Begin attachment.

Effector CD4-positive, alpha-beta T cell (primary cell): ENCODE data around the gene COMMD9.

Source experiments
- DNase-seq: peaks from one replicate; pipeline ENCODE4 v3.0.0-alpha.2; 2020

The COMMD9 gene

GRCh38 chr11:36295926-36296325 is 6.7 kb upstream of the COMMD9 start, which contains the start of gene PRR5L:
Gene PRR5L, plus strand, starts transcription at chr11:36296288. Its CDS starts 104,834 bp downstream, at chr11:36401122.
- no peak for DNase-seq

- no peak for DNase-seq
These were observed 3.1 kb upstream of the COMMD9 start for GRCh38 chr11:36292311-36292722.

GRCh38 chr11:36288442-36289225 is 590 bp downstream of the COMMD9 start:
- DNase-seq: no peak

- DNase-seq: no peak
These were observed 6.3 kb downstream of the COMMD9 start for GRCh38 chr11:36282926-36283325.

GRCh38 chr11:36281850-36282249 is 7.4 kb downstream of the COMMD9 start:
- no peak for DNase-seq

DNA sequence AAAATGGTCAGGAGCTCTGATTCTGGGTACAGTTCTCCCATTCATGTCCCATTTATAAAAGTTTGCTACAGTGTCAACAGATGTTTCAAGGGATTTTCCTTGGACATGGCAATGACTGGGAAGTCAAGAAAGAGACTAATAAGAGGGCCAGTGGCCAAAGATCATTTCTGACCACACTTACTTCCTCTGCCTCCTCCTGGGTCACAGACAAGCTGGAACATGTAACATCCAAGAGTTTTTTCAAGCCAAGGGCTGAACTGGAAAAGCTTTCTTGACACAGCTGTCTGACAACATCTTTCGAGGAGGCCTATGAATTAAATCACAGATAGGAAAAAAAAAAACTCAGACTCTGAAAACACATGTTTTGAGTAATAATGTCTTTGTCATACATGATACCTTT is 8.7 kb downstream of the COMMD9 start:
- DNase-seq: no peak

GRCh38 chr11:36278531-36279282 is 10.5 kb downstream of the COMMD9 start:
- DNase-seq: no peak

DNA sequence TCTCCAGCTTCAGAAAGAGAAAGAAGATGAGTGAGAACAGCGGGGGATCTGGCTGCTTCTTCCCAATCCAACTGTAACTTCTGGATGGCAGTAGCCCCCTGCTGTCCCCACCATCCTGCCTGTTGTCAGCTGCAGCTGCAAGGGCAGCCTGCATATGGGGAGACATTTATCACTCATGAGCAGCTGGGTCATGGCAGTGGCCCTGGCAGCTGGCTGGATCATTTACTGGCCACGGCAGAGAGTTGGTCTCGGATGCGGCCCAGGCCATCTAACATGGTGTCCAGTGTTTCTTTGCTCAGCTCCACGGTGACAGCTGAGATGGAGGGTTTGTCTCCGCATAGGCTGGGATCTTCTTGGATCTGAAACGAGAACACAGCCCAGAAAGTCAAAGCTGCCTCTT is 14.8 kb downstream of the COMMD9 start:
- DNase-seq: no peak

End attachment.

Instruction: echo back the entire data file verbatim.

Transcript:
Effector CD4-positive, alpha-beta T cell (primary cell): ENCODE data around the gene COMMD9.

Source experiments
- DNase-seq: peaks from one replicate; pipeline ENCODE4 v3.0.0-alpha.2; 2020

The COMMD9 gene

GRCh38 chr11:36295926-36296325 is 6.7 kb upstream of the COMMD9 start, which contains the start of gene PRR5L:
Gene PRR5L, plus strand, starts transcription at chr11:36296288. Its CDS starts 104,834 bp downstream, at chr11:36401122.
- no peak for DNase-seq

- no peak for DNase-seq
These were observed 3.1 kb upstream of the COMMD9 start for GRCh38 chr11:36292311-36292722.

GRCh38 chr11:36288442-36289225 is 590 bp downstream of the COMMD9 start:
- DNase-seq: no peak

- DNase-seq: no peak
These were observed 6.3 kb downstream of the COMMD9 start for GRCh38 chr11:36282926-36283325.

GRCh38 chr11:36281850-36282249 is 7.4 kb downstream of the COMMD9 start:
- no peak for DNase-seq

DNA sequence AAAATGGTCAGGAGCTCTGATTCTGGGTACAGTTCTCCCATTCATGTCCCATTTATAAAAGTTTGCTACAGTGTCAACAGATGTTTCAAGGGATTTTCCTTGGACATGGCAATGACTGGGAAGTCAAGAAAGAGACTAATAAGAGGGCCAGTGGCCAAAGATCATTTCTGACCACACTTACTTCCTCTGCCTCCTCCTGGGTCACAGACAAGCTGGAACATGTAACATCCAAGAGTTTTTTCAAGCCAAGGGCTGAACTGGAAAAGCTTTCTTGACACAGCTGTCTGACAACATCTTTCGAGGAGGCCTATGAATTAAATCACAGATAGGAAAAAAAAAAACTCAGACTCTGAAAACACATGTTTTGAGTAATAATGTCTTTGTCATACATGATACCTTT is 8.7 kb downstream of the COMMD9 start:
- DNase-seq: no peak

GRCh38 chr11:36278531-36279282 is 10.5 kb downstream of the COMMD9 start:
- DNase-seq: no peak

DNA sequence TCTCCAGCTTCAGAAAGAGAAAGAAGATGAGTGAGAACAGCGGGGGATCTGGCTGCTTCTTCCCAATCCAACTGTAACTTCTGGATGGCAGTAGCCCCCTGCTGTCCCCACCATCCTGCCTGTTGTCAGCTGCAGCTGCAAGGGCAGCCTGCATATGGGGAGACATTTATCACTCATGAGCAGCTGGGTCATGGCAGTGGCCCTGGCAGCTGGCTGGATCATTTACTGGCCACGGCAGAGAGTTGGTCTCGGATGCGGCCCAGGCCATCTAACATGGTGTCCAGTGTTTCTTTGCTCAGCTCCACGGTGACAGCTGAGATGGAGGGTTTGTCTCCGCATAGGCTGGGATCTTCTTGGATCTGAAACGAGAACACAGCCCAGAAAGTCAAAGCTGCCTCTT is 14.8 kb downstream of the COMMD9 start:
- DNase-seq: no peak